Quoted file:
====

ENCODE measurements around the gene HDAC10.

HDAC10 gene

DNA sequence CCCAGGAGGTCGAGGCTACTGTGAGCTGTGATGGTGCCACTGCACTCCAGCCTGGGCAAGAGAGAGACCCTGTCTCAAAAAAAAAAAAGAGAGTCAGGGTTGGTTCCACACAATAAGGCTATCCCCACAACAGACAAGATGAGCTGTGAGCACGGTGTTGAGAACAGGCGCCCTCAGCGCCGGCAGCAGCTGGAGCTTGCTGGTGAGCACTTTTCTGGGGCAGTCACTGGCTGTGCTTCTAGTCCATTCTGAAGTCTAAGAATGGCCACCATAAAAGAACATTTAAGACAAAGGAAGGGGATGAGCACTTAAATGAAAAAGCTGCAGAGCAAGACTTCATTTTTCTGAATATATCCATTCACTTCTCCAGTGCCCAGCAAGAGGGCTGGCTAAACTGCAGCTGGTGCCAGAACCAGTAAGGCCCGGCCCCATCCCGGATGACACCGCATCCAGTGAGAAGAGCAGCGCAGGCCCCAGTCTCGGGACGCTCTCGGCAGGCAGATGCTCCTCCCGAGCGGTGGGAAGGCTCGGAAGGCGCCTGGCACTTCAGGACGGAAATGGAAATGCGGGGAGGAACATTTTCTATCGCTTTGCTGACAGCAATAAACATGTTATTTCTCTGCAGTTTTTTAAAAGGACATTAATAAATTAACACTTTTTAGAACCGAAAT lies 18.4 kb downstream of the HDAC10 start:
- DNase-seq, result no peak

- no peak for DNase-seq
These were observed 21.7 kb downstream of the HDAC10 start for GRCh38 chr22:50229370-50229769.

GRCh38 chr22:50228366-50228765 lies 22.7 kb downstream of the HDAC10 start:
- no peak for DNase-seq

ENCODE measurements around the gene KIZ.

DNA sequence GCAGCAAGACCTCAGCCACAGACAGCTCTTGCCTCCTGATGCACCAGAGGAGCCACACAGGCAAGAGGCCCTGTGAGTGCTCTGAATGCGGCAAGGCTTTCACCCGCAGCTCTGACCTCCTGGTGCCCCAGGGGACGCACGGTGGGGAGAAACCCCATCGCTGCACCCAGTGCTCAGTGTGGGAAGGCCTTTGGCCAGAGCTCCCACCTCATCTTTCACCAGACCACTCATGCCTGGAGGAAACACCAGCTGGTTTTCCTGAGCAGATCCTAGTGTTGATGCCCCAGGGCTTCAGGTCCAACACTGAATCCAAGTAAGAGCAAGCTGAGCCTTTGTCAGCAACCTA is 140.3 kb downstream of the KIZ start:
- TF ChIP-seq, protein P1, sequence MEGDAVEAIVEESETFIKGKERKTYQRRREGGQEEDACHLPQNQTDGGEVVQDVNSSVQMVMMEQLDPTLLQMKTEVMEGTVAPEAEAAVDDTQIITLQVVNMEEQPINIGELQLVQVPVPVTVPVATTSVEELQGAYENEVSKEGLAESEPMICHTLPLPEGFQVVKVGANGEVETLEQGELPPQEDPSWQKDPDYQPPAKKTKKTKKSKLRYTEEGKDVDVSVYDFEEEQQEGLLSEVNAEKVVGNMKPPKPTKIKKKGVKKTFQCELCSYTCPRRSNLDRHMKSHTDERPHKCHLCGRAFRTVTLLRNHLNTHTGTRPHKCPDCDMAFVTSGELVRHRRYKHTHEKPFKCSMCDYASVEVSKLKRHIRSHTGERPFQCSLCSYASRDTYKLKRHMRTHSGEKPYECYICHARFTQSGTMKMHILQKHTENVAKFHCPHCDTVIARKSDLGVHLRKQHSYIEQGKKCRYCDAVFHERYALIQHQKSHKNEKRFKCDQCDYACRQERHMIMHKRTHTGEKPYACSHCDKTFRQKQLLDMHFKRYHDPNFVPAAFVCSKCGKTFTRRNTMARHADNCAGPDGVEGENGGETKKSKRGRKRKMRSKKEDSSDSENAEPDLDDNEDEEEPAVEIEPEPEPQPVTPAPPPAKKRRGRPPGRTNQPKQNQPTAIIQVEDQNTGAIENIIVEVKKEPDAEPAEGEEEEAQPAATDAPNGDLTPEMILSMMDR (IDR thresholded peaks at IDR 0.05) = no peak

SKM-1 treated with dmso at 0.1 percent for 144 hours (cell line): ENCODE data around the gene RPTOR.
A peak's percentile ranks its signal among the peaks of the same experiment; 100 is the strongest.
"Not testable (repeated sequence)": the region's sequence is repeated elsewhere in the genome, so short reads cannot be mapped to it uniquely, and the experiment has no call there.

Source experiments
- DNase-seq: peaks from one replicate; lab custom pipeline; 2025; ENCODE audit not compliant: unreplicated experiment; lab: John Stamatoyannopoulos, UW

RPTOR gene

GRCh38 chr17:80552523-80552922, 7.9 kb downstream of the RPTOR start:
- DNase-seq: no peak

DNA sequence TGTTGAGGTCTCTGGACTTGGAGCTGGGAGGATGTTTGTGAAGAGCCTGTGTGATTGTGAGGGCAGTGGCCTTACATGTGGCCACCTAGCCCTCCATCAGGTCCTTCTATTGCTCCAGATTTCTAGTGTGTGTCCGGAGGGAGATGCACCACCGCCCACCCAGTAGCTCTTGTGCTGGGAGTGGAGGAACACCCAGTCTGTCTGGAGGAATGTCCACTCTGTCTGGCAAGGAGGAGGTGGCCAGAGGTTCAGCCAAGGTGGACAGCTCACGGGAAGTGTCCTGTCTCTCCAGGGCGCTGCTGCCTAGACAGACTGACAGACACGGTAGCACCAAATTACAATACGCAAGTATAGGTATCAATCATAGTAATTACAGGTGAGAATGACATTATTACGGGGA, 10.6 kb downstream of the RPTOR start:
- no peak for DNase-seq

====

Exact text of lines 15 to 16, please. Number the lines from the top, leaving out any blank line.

Source experiments
- DNase-seq: peaks from one replicate; lab custom pipeline; 2025; ENCODE audit not compliant: unreplicated experiment; lab: John Stamatoyannopoulos, UW